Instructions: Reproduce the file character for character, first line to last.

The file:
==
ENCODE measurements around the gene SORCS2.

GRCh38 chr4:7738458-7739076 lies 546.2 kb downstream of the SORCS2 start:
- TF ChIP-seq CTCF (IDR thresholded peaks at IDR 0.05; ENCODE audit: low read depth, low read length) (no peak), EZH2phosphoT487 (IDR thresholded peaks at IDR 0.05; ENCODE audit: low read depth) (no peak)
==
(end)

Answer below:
ENCODE measurements around the gene SORCS2.

GRCh38 chr4:7738458-7739076 lies 546.2 kb downstream of the SORCS2 start:
- TF ChIP-seq CTCF (IDR thresholded peaks at IDR 0.05; ENCODE audit: low read depth, low read length) (no peak), EZH2phosphoT487 (IDR thresholded peaks at IDR 0.05; ENCODE audit: low read depth) (no peak)